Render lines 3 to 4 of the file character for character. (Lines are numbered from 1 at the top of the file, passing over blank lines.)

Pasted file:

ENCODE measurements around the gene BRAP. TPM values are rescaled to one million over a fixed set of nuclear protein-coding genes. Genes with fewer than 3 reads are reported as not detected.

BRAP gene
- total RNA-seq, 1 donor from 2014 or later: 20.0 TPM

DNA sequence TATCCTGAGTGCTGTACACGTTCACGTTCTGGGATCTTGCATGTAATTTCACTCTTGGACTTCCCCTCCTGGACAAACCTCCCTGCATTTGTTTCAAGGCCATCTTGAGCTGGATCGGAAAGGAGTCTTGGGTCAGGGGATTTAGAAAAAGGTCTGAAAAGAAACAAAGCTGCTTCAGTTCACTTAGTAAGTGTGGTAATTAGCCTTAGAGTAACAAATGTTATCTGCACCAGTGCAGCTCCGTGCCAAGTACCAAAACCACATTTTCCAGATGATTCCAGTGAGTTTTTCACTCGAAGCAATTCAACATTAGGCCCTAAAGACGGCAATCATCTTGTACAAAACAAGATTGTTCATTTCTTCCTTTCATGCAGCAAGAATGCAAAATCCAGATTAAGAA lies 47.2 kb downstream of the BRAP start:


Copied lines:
- total RNA-seq, 1 donor from 2014 or later: 20.0 TPM

DNA sequence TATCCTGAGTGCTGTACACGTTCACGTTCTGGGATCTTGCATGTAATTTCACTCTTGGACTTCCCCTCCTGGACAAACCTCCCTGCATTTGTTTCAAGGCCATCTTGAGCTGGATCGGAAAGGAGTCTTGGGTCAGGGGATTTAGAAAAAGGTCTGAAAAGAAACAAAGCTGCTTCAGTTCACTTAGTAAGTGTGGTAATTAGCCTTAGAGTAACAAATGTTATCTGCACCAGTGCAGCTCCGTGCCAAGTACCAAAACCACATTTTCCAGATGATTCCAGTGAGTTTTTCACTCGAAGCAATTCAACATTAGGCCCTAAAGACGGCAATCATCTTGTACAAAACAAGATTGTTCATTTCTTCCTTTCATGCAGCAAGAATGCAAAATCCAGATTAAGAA lies 47.2 kb downstream of the BRAP start: